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IN MEMORIAM. Many people around the world hold memorial ceremonies that include candle-lighting and a minute of silence to honour the victims of the Rwanda genocide. Edgar R. Batte shares his experience of the Kigali Genocide memorial.
Two soldiers welcome us into a wide open gate at the Kigali Genocide Memorial. In broken Luganda one soldier attempts to make a joke to cheer us up as we go through the routine security check.
Smiling, we descend to the reception area where a gentleman requests to give us a background about the place before we can proceed through to the memorial centre.
As he relays the historical events his voice occasionally breaks. The narrative is nerve-wracking because it involves loss of human lives in some of the most brutal ways. He discloses he is one of those that lost relatives and friends in this haunting massacre. Gradually, almost naturally, you feel the pain of loss and grief.
The story of the genocide is not an easy one to come to terms with, or comprehend. There are a number of points at the memorial that are significant and tell the story of the gruesome three-month period that shuttered Rwandans as friends became enemies. The results were bloodbaths that pitted the country’s tribes of the Tutsi and Hutu along tribal differences that emanate from colonial times.
Inside the memorial
The cost of the genocide was high and as such the memorial leaves you with heavy emotional weight that answers are elusive to what could have motivated the deaths, slaughters and immeasurable torture.
At the reception, you will be handed an audio guide, like a radio, with figures matching the different points of the memorial and with a story or description of the significance they hold.
At the first point, you are guided to the graves where thousands of the victims were buried. There is an open grave covered in glass. From your viewpoint you will see the white cloth in which the lost loved ones were laid to rest. The graveyard is a relatively big stretch. Adjacent to it is a rose garden.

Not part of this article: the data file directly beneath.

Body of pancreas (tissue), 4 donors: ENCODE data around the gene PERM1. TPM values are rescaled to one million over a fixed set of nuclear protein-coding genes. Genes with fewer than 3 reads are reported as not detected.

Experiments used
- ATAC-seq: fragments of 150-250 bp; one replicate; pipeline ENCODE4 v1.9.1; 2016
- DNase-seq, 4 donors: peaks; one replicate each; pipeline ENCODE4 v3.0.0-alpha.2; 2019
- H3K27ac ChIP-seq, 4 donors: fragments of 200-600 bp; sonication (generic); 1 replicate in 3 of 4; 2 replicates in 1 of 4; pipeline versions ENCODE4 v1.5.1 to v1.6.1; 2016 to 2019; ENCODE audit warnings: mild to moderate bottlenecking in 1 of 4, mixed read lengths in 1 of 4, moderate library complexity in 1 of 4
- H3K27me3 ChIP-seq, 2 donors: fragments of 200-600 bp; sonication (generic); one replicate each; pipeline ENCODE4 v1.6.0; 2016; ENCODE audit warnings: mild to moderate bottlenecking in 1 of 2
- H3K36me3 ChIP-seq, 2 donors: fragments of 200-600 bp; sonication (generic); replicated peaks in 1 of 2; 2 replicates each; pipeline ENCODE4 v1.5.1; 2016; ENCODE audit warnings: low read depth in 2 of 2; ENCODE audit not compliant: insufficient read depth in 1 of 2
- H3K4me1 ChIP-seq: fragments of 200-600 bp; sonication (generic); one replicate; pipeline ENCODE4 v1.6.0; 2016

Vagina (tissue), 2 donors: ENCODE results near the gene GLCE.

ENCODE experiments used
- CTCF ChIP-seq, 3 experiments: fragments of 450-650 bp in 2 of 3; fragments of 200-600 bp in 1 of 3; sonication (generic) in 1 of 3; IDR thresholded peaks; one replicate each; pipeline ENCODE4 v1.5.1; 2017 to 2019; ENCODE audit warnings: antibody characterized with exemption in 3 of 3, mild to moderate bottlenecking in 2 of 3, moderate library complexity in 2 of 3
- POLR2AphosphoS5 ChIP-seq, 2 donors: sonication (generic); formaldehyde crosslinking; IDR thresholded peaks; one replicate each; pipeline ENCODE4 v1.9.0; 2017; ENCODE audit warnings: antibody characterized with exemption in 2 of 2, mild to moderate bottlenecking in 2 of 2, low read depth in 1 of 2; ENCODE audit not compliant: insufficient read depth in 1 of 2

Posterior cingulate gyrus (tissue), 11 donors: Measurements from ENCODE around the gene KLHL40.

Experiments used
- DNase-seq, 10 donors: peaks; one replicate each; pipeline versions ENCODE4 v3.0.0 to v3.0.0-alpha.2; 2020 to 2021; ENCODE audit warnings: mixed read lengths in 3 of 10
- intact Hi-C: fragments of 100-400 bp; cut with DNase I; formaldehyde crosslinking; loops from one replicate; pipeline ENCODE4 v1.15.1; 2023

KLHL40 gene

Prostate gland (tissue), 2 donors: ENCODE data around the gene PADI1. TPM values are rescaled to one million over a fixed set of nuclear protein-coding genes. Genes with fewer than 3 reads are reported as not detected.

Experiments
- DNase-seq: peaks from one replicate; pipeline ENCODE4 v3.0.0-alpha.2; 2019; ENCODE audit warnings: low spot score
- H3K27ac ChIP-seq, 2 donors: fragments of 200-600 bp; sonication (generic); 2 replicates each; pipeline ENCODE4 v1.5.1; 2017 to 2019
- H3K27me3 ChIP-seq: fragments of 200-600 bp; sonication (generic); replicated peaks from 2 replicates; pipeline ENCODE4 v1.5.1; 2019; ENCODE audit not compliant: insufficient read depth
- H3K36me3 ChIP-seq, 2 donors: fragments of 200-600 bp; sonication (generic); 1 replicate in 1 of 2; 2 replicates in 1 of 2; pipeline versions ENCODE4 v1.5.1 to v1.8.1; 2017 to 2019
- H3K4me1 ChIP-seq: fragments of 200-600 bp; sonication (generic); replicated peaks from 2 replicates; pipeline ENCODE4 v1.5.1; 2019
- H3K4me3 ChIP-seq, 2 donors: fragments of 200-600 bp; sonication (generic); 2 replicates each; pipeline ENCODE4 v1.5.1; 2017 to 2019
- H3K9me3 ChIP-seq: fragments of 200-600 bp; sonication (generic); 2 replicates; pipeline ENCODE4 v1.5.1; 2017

From the gardens, the numerical guidance will lead you to the memorial museum where you will meet quiet, sad-looking tourists. As you take in the tales and evidence, emotions run high as you view walls plastered with images, still and moving, of accounts of survivours. One of those is an image of a hopeless boy carrying his crying younger sister on the shoulder.
There is a special gallery of photographs, of those who lost their lives during the unnerving 100 days. The museum walls also hold digital photographs of the victims- dead or left for death- covered in bloodstains, abandoned on the ground, on car cabins, in house corners, in and within trenches or in thickets.
Almost all were left without loved ones and they agonisingly share what life has meant to them since those very gloomy days when nights meant crying and sobbing in search of answers.
Many struggle to recount the torment of witnessing their relatives or friend hacked with machetes before your eyes. The killers made sure they took it all in. One boy tells of how his father was butchered to death as he looked on helplessly, wailing for mercy as tears threaded down his cheeks but to the deaf ears of callous human slayers.
Another survivour narrates how her mother was raped by several men in one go as she looked on. One man after another raped her and after they did so, they shot her. She agonised for days without painkillers because her children could not get any medicine amid the tension that clouded almost every neighbourhood.
“Many women were raped repeatedly, often by men who were known to be HIV positive. This genocidal weapon has had devastating effects for women who developed the disease. There is at least 500, 000 women who have been victims of rape during the genocide and in the refugee camps where Rwandans were trained by the genocidaires on the run,” one of the postings on the museum walls states.
“Female survivors have died from the effects of Aids or live under the debilitating influence. Anti-retroviral medication has not been available in a timely or sufficient way to save lives. HIV+ planners of the genocide and perpetrators of rape, have however, had access to medication in Arusha,” reading further.
Survivours share this emotively, taking moments to sob because the wounds on their hearts seem so fresh to shy about their true feelings and the pain that these memories will forever evoke.
When she was about to recover, they returned and shot her to death. For such children, it has not been easy keeping hope alive because such moments took with them hope, happiness and deprival of innocence.
20 years later